One of the most challenging aspects of the HOA governance model is the fact that there’s more than one source that describes the validity of a rule or regulation, but only one source that determines whether it’s valid or not. In Colorado, HOAs are under the rules and regulations of the Colorado Common Interest Ownership Act (CCIOA), the Colorado Non Profit Corporation Act, the HOA’s own Articles of Incorporation, Declarations, Bylaws, Rules, Regulations, and Policies. State law often allows what’s stated in the Declarations to prevail (be the final source of determination on a subject), and other times the final determination may be found in the bylaws or the Non Profit Corporation Act, or CCIOA itself. The point is that just because authority is given in your bylaws or declarations to owners or board, that fact alone doesn’t make it legal. An HOA’s bylaws often have provisions that are in conflict with state laws or regulations, and even in conflict within their own governing documents.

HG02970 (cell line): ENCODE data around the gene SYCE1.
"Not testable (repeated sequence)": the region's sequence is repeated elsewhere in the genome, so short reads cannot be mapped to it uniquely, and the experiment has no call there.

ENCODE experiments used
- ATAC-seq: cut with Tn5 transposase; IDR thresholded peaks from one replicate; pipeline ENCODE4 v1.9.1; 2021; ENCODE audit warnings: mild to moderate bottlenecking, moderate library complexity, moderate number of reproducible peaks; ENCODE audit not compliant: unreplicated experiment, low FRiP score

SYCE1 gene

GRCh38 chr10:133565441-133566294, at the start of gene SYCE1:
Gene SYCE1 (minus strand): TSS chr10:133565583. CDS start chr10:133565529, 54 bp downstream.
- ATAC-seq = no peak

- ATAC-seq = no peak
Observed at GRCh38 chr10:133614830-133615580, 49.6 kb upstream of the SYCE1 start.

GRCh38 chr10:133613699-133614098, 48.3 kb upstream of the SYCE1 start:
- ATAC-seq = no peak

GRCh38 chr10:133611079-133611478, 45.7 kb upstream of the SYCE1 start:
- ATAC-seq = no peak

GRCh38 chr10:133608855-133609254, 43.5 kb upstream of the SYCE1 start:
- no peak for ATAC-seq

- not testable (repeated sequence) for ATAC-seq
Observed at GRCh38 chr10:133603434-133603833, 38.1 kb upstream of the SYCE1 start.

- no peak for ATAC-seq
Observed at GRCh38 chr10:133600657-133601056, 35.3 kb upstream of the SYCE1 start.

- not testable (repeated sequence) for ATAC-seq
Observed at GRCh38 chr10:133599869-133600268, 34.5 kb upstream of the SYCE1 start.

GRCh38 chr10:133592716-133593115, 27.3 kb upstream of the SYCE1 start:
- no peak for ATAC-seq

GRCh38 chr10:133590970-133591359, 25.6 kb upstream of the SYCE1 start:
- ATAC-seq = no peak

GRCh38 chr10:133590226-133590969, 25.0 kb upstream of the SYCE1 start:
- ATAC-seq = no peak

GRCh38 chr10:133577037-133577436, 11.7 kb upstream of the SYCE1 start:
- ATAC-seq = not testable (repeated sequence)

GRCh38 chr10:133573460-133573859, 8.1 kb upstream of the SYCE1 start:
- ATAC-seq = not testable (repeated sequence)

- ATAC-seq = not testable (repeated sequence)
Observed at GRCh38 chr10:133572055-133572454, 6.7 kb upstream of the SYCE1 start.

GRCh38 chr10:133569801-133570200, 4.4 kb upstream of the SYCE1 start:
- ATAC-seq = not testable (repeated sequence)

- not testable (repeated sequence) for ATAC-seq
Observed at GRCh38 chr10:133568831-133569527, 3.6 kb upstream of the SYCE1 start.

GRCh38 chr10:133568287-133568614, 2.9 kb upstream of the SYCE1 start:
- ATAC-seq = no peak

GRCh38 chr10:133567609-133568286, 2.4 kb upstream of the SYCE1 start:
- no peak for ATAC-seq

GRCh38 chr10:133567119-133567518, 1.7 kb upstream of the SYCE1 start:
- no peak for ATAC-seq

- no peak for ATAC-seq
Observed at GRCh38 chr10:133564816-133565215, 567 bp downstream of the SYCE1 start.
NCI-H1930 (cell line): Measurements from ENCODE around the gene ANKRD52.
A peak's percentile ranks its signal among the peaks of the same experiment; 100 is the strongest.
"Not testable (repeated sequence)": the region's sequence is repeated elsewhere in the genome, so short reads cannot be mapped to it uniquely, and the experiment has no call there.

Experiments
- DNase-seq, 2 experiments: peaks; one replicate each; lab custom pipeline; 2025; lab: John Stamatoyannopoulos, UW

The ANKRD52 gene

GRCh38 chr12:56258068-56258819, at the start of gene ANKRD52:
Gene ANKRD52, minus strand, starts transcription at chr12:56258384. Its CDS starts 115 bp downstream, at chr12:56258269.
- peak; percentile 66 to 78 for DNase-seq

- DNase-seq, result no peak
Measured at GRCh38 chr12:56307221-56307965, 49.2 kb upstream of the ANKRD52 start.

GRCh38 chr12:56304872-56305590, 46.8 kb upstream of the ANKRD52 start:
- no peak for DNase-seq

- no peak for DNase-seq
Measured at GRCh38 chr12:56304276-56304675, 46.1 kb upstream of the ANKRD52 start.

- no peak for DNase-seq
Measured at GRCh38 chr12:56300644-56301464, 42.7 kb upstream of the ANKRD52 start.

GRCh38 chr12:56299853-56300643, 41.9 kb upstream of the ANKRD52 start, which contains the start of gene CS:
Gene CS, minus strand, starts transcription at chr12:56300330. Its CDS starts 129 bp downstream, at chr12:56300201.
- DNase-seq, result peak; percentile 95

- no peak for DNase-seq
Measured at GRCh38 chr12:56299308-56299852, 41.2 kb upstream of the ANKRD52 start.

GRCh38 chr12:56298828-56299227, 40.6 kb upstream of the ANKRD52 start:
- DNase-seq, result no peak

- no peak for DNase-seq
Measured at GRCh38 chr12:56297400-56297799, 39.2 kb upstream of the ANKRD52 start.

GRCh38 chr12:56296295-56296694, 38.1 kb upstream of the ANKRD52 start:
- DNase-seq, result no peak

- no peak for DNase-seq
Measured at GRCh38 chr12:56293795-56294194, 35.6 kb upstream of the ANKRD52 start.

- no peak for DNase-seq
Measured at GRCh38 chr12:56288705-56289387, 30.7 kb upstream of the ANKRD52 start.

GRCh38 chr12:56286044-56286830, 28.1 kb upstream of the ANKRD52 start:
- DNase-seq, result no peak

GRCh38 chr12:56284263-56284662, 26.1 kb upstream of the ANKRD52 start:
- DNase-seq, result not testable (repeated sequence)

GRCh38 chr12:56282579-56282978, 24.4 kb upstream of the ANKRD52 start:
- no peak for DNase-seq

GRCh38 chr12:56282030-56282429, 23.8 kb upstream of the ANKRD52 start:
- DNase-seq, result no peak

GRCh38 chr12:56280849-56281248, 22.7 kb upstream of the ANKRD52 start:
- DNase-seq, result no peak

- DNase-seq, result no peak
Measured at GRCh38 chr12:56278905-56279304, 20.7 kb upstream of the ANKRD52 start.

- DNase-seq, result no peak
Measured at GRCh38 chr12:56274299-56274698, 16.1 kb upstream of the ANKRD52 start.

This fact is especially important in owner/board disputes, because knowing the final and prevailing rule, and its source, can put all arguments to rest that are based on an invalid clause in one or more of the governing documents. A little later on, I’ll tell you about a very simple and user-friendly app that enables you to quickly find that final source of authority in CCIOA.